The Congo is the largest river in Western Central Africa. Its overall length of 4,380 km (2,720 mi) makes it the second longest in Africa (after the Nile); the river and its tributaries flow through the second largest rain forest area in the world, only the Amazon Rainforest being (much) larger. The Congo also gives its name to the Democratic Republic of the Congo and Republic of the Congo, both countries lying along its banks.
The sources of the Congo are in the highlands and mountains of the East Africa Rift, as well as Lake Tanganyika and Lake Mweru, which feed the Lualaba River, which then becomes the Congo below Stanley Falls.
The Congo flows generally west from Kisangani just below the falls, then gradually bends southwest, passing by Mbandaka, joining with the Ubangi River, and running into the Pool Malebo (Stanley Pool). Kinshasa and Brazzaville are on opposite sides of the river at the Pool, then the river narrows and falls through a number of cataracts in deep canyons, running by Matadi and Boma, and into the sea at the small town of Muanda.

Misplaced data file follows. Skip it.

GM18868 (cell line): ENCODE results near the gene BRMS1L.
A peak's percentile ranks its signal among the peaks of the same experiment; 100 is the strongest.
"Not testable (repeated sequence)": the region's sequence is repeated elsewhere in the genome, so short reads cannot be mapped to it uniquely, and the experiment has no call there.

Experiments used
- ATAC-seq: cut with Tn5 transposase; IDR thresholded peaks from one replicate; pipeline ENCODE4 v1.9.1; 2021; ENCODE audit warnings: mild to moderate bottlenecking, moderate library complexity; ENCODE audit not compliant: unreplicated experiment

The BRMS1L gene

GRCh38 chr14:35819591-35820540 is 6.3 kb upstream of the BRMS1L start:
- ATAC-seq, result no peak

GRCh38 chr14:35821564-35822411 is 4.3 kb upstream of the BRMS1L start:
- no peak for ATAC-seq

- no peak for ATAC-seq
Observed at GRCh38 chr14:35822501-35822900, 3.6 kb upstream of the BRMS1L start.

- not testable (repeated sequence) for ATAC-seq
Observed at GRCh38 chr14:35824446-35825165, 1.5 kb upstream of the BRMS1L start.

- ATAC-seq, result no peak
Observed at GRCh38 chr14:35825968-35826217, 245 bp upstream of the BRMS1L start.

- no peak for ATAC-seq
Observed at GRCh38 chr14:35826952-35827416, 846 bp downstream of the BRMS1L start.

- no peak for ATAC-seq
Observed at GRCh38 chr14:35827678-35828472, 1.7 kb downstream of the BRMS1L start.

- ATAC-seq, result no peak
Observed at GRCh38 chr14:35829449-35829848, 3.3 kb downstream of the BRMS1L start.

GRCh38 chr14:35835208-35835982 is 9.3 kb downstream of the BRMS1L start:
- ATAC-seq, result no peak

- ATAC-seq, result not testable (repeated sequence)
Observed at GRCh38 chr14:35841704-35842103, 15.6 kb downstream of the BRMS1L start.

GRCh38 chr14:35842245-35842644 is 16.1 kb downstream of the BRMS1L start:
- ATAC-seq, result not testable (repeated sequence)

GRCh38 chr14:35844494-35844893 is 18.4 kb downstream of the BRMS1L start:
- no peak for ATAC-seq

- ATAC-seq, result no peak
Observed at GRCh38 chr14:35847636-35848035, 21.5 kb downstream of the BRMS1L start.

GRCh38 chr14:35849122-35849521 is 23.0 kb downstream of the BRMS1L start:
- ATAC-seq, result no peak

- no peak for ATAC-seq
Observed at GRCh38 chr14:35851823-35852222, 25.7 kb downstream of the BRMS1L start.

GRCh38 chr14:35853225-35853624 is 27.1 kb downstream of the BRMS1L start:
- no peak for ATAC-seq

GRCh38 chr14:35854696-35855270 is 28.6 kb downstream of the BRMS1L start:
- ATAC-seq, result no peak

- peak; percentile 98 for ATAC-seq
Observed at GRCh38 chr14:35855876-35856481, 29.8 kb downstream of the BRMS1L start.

Although its existence was long known, and its great size guessed at, Henry Morton Stanley was the first European to navigate along the river's length and report on it.
Nearly the entire Congo is readily navigable, and railways bypass the three major falls, and much of the trade of central Africa passes along it, including copper, palm oil (as kernels), sugar, coffee, and cotton. It is also potentially valuable for hydroelectric power, and the Inga facility below Pool Malebo is the first to exploit the river.